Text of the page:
PNT Executive Committee Proposes Codeless/Semicodeless Transition Plan
May 15, 2008
Inside GNSS, May/June 2008
GPS manufacturers and users who employ so-called codeless and semi-codeless techniques based on exploiting the L2 carrier phase of the military P(Y)-code signals may want to comment on a new proposal to ensure that capability through 2020.
Developed under the auspices of the National Executive Committee for Space-Based Positioning, Navigation, and Timing (PNT), the plan would commit the Department of Defense (DoD), as the operator of GPS, to continue enabling codeless/semi-codeless GPS access until December 31, 2020. At that time, a full complement of new civil signals — L2C and L5 signals — should be available on 24 or more modernized GPS satellites.
GPS transmits encrypted signals known as Y-code or P(Y)-code at the L1 and L2 frequencies. Although the Y-code is primarily intended for U.S. and allied military use, the civilian community has developed techniques to exploit the Y-code signal — particularly at the L2 band (1227 MHz) — to achieve significant accuracy gains. Many commercial GPS receivers have incorporated these techniques.
A request for public comment on the plan is scheduled for publication in the Federal Register on May 16, with a June 16 deadline for responses. The notice is also available on the website of the Department of Commerce’s Office of Space Commercialization.
The notice states that the U.S. government acknowledges the global use of GPS codeless and semi-codeless techniques and plans to maintain the existing GPS L1 Y-code and L2 Y-code signal characteristics — such as the received minimum RF signal strength — until such time that an alternative capability exists to replace it.
The PNT National Executive Committee proposes December 31, 2020, as the target date for completing transition of the installed base of codeless/semi-codeless GPS equipment to next-generation capabilities. This date is based upon the current launch schedule for the GPS program, which expects to have 24 GPS satellites transmitting the L2C signal to users by 2016, and 24 GPS satellites transmitting L5 by 2018. The civil L5 signal is included on the GPS IIF generation of satellites with the first launch scheduled in 2009.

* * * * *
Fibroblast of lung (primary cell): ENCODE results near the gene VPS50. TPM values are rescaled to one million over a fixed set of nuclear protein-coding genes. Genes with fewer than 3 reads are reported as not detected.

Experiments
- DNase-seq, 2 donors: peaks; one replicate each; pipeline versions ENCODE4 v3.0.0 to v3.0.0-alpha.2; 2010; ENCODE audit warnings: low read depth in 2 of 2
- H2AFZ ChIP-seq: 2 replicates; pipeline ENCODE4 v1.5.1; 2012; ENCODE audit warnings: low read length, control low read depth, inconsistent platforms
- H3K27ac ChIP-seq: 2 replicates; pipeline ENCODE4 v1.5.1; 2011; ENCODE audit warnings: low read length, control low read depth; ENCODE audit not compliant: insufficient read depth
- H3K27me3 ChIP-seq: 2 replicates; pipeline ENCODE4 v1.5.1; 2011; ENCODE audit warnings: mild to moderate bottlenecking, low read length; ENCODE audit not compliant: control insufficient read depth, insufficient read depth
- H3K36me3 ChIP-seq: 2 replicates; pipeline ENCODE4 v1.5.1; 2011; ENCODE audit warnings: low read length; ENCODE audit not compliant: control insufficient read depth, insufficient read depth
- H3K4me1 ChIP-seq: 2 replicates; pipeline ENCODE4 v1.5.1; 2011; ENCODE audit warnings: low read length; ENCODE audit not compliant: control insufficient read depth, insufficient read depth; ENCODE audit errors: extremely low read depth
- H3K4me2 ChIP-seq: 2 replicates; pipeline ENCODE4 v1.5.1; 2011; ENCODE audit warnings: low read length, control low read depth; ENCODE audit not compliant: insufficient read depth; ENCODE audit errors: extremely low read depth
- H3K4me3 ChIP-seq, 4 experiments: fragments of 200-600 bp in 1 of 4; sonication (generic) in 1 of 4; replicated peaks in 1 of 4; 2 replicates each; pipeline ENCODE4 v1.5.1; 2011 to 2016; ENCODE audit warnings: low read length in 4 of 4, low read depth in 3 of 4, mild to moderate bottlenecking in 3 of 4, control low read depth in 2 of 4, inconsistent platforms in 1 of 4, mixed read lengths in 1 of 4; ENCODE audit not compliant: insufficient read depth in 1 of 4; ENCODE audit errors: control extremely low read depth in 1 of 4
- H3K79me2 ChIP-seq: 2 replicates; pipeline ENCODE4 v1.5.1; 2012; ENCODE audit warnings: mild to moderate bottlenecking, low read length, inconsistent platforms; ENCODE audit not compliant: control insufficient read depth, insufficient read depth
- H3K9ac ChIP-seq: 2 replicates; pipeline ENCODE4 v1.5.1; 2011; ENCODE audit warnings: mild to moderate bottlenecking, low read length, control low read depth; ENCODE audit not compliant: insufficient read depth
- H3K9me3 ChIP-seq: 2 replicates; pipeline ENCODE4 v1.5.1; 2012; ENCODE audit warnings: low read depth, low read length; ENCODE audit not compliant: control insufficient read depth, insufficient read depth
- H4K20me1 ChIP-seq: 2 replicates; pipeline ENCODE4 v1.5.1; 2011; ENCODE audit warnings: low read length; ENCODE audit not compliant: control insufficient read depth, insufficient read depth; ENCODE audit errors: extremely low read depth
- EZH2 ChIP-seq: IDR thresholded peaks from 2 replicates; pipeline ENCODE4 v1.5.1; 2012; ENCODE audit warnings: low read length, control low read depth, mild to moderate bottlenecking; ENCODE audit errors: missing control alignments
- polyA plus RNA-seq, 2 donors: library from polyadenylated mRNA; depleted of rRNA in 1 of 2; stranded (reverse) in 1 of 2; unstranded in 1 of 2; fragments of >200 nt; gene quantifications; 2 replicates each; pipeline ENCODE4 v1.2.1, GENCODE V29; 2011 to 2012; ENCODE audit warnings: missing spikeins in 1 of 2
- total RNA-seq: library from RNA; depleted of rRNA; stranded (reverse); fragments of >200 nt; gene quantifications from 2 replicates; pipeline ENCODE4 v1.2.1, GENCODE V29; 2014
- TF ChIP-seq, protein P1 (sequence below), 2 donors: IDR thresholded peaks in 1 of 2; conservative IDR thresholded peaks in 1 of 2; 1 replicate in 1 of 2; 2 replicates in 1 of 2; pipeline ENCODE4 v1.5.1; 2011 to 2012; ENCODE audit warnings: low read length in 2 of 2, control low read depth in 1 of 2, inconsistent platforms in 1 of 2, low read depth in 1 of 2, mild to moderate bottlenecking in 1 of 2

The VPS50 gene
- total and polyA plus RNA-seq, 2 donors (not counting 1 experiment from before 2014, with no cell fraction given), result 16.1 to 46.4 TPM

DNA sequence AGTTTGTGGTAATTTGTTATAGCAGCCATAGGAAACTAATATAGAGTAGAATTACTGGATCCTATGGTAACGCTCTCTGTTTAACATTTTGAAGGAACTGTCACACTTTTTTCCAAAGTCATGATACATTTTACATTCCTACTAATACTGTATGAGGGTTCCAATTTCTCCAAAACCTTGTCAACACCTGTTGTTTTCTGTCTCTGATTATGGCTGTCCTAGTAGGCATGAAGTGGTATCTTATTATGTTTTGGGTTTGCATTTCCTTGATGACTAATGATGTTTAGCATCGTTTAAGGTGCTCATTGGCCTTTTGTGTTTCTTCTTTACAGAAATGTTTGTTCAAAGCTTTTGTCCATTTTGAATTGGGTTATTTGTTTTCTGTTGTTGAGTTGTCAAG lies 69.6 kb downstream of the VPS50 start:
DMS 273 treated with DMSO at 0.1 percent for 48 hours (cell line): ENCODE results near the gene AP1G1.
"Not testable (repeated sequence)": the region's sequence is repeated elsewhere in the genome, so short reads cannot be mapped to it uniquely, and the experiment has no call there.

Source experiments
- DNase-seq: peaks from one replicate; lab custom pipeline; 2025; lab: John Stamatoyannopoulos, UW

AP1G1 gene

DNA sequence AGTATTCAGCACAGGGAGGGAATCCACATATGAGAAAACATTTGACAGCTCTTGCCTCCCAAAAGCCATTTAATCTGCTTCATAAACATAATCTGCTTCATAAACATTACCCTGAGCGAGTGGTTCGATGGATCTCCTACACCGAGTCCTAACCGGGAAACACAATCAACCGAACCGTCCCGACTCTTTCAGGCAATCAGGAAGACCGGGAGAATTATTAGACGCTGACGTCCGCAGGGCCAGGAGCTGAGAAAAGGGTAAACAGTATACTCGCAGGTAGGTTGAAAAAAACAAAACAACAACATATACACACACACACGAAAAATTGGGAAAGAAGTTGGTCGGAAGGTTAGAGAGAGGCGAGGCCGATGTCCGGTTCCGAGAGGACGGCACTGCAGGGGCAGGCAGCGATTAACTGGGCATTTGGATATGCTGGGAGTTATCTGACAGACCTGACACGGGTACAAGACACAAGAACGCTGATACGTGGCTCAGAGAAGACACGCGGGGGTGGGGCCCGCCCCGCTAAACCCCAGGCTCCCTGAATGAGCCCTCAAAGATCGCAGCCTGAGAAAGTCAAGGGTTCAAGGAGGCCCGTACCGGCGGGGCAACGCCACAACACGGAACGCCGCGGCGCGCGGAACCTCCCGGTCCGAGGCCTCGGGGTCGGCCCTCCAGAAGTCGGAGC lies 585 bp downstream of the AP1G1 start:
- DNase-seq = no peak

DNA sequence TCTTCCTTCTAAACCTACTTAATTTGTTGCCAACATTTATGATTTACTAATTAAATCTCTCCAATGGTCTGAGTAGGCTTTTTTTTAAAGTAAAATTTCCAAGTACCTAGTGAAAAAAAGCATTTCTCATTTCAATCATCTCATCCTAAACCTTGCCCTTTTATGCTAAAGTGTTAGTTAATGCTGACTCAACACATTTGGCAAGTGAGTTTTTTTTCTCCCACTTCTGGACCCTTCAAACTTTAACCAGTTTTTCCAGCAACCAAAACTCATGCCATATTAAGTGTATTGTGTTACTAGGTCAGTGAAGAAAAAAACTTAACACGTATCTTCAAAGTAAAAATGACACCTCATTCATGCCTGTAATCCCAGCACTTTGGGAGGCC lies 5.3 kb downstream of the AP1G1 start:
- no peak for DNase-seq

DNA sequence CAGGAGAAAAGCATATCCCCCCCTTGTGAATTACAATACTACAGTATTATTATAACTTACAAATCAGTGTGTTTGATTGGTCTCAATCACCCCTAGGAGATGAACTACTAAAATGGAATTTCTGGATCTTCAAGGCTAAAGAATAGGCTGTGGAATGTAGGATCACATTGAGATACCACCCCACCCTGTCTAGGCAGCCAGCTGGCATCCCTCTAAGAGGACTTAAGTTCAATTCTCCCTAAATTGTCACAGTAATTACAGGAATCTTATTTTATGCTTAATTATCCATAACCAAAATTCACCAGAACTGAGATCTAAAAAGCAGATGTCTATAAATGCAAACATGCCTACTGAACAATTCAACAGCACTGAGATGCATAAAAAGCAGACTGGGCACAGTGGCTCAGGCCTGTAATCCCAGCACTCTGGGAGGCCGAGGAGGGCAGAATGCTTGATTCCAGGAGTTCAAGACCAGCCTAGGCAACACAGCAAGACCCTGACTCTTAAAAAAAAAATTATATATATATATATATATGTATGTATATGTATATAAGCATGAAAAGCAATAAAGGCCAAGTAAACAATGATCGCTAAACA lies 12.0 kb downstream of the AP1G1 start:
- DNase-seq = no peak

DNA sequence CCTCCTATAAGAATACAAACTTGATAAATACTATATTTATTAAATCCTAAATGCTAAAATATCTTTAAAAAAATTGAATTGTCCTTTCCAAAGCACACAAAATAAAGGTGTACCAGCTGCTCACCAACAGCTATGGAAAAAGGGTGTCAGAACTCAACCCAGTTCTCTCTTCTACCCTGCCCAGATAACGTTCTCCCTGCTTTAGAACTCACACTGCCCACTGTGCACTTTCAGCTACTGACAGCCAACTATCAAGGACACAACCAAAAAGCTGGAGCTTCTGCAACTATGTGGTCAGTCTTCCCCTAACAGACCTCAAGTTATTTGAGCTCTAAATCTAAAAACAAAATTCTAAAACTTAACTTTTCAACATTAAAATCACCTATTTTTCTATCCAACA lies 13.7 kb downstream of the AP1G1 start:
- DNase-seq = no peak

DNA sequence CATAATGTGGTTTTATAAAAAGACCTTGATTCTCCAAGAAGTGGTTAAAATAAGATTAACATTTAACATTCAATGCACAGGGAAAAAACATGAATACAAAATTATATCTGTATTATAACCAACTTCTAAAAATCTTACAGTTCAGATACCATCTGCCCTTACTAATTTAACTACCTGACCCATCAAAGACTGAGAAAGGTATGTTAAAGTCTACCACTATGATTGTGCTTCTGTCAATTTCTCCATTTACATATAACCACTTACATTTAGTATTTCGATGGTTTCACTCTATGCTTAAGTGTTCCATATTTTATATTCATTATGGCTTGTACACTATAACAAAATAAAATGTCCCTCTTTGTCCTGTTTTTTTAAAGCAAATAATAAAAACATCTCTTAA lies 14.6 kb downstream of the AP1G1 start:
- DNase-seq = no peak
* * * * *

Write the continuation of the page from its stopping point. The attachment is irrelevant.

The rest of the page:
The L1C signal would first appear on the Block GPS III spacecraft, now expected to launch beginning in 2014. The GPS Interface Control Working Group will meet in El Segundo, California, on May 22–23 to discuss the draft L1C and L5 interface specifications. Those publications and proposed changes can be found on the Los Angeles AFB website.
The 2020 codeless/semicodeless transition date is also based on preliminary discussions that the Office of Space Commercialization has held with GPS equipment manufacturers, who indicated that a transition period of approximately 10 years should be long enough to allow GPS users to upgrade to L2C- and L5-capable receivers as part of their normal equipment amortization, obsolescence, and upgrade cycle.
“We believe the 2020 date gives manufacturers and users enough time to plan ahead for re-equipage,” says Jason Kim, senior policy analyst in the Office of Space Commercialization, “but we are offering an opportunity for the public to comment just to make sure we haven't overlooked any major issues.”
Comments from both domestic and international users, manufacturers, and service providers are welcome due to the global nature of GPS use. The PNT National Executive Committee will take the public comments into account as it prepares a final announcement on the date for the codeless/semi-codeless GPS transition, which will also be published in the Federal Register. The final announcement would also state that should “unforeseen delays” occur in the GPS modernization program, the date will be reassessed.
For further information, contact Jason Kim, Office of Space Commercialization, U.S. Department of Commerce, telephone, (202) 482-5827; e-mail, <firstname.lastname@example.org>; fax, (202) 482-4429.
Copyright © 2008 Gibbons Media & Research LLC, all rights reserved.